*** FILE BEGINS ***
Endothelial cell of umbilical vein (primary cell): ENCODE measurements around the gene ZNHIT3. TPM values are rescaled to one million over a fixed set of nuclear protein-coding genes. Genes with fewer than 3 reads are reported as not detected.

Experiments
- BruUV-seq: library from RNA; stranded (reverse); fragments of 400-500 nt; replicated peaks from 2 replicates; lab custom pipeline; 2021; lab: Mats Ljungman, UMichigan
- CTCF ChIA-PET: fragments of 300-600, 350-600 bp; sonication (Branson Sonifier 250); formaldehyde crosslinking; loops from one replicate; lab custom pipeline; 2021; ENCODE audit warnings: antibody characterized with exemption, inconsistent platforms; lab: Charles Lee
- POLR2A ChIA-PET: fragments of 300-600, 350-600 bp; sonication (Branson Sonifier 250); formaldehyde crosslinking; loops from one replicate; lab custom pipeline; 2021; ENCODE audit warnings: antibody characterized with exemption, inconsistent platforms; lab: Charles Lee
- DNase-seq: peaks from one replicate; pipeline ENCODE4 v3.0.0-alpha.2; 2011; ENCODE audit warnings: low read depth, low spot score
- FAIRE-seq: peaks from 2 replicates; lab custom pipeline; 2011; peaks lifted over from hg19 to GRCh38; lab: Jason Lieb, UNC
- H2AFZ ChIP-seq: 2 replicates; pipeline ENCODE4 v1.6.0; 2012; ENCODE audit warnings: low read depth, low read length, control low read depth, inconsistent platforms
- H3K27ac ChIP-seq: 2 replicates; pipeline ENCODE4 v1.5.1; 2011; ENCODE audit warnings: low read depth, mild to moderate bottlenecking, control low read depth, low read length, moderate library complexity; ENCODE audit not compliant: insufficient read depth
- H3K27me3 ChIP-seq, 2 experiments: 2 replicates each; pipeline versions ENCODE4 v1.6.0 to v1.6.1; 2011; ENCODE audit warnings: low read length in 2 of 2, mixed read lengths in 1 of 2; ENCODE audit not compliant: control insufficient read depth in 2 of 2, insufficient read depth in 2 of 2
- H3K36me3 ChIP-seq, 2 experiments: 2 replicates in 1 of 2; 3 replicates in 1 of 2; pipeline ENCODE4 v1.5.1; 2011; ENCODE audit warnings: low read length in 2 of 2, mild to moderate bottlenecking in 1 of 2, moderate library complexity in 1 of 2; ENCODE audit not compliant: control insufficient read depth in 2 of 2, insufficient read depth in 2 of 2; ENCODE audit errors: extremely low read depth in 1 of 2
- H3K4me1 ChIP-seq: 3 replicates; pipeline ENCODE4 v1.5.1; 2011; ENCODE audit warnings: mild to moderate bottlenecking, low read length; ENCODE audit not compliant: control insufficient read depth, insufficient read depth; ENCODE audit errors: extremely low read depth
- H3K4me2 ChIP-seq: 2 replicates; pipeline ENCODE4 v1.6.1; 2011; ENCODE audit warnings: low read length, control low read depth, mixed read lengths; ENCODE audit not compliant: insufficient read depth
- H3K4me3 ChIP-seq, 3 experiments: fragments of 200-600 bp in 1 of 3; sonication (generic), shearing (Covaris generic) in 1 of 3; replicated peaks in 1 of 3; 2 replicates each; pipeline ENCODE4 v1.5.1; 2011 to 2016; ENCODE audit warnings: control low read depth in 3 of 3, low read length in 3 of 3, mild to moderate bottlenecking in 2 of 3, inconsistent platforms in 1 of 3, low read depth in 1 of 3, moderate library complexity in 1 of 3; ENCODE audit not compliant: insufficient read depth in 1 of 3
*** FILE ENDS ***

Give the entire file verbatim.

Endothelial cell of umbilical vein (primary cell): ENCODE measurements around the gene ZNHIT3. TPM values are rescaled to one million over a fixed set of nuclear protein-coding genes. Genes with fewer than 3 reads are reported as not detected.

Experiments
- BruUV-seq: library from RNA; stranded (reverse); fragments of 400-500 nt; replicated peaks from 2 replicates; lab custom pipeline; 2021; lab: Mats Ljungman, UMichigan
- CTCF ChIA-PET: fragments of 300-600, 350-600 bp; sonication (Branson Sonifier 250); formaldehyde crosslinking; loops from one replicate; lab custom pipeline; 2021; ENCODE audit warnings: antibody characterized with exemption, inconsistent platforms; lab: Charles Lee
- POLR2A ChIA-PET: fragments of 300-600, 350-600 bp; sonication (Branson Sonifier 250); formaldehyde crosslinking; loops from one replicate; lab custom pipeline; 2021; ENCODE audit warnings: antibody characterized with exemption, inconsistent platforms; lab: Charles Lee
- DNase-seq: peaks from one replicate; pipeline ENCODE4 v3.0.0-alpha.2; 2011; ENCODE audit warnings: low read depth, low spot score
- FAIRE-seq: peaks from 2 replicates; lab custom pipeline; 2011; peaks lifted over from hg19 to GRCh38; lab: Jason Lieb, UNC
- H2AFZ ChIP-seq: 2 replicates; pipeline ENCODE4 v1.6.0; 2012; ENCODE audit warnings: low read depth, low read length, control low read depth, inconsistent platforms
- H3K27ac ChIP-seq: 2 replicates; pipeline ENCODE4 v1.5.1; 2011; ENCODE audit warnings: low read depth, mild to moderate bottlenecking, control low read depth, low read length, moderate library complexity; ENCODE audit not compliant: insufficient read depth
- H3K27me3 ChIP-seq, 2 experiments: 2 replicates each; pipeline versions ENCODE4 v1.6.0 to v1.6.1; 2011; ENCODE audit warnings: low read length in 2 of 2, mixed read lengths in 1 of 2; ENCODE audit not compliant: control insufficient read depth in 2 of 2, insufficient read depth in 2 of 2
- H3K36me3 ChIP-seq, 2 experiments: 2 replicates in 1 of 2; 3 replicates in 1 of 2; pipeline ENCODE4 v1.5.1; 2011; ENCODE audit warnings: low read length in 2 of 2, mild to moderate bottlenecking in 1 of 2, moderate library complexity in 1 of 2; ENCODE audit not compliant: control insufficient read depth in 2 of 2, insufficient read depth in 2 of 2; ENCODE audit errors: extremely low read depth in 1 of 2
- H3K4me1 ChIP-seq: 3 replicates; pipeline ENCODE4 v1.5.1; 2011; ENCODE audit warnings: mild to moderate bottlenecking, low read length; ENCODE audit not compliant: control insufficient read depth, insufficient read depth; ENCODE audit errors: extremely low read depth
- H3K4me2 ChIP-seq: 2 replicates; pipeline ENCODE4 v1.6.1; 2011; ENCODE audit warnings: low read length, control low read depth, mixed read lengths; ENCODE audit not compliant: insufficient read depth
- H3K4me3 ChIP-seq, 3 experiments: fragments of 200-600 bp in 1 of 3; sonication (generic), shearing (Covaris generic) in 1 of 3; replicated peaks in 1 of 3; 2 replicates each; pipeline ENCODE4 v1.5.1; 2011 to 2016; ENCODE audit warnings: control low read depth in 3 of 3, low read length in 3 of 3, mild to moderate bottlenecking in 2 of 3, inconsistent platforms in 1 of 3, low read depth in 1 of 3, moderate library complexity in 1 of 3; ENCODE audit not compliant: insufficient read depth in 1 of 3